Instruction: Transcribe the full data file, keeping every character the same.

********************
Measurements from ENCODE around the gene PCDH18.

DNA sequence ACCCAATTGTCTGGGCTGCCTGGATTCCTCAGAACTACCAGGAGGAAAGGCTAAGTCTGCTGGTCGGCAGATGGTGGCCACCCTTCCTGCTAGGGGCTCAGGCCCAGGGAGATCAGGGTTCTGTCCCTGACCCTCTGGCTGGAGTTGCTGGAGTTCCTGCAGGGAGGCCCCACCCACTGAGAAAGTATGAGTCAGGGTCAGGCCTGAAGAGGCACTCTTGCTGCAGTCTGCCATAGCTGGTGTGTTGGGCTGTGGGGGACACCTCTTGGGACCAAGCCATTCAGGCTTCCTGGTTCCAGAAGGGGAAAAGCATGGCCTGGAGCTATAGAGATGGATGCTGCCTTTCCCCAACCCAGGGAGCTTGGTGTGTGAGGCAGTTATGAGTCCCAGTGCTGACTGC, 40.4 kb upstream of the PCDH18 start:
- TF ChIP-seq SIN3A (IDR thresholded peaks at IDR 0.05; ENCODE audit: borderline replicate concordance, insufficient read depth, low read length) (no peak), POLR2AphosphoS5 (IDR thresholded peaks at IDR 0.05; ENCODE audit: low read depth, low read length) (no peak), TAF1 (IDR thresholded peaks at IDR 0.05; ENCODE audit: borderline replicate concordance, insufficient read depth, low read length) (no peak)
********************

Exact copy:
Measurements from ENCODE around the gene PCDH18.

DNA sequence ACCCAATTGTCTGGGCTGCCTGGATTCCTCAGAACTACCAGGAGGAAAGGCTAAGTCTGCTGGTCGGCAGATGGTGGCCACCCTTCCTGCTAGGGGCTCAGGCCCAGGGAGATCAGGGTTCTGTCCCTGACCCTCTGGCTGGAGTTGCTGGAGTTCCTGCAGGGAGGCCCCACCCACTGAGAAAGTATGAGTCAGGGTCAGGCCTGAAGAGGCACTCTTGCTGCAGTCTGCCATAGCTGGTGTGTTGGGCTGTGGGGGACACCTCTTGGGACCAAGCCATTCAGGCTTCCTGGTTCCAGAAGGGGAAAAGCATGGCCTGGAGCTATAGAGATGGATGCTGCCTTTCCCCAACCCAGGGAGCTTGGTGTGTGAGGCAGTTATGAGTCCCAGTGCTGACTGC, 40.4 kb upstream of the PCDH18 start:
- TF ChIP-seq SIN3A (IDR thresholded peaks at IDR 0.05; ENCODE audit: borderline replicate concordance, insufficient read depth, low read length) (no peak), POLR2AphosphoS5 (IDR thresholded peaks at IDR 0.05; ENCODE audit: low read depth, low read length) (no peak), TAF1 (IDR thresholded peaks at IDR 0.05; ENCODE audit: borderline replicate concordance, insufficient read depth, low read length) (no peak)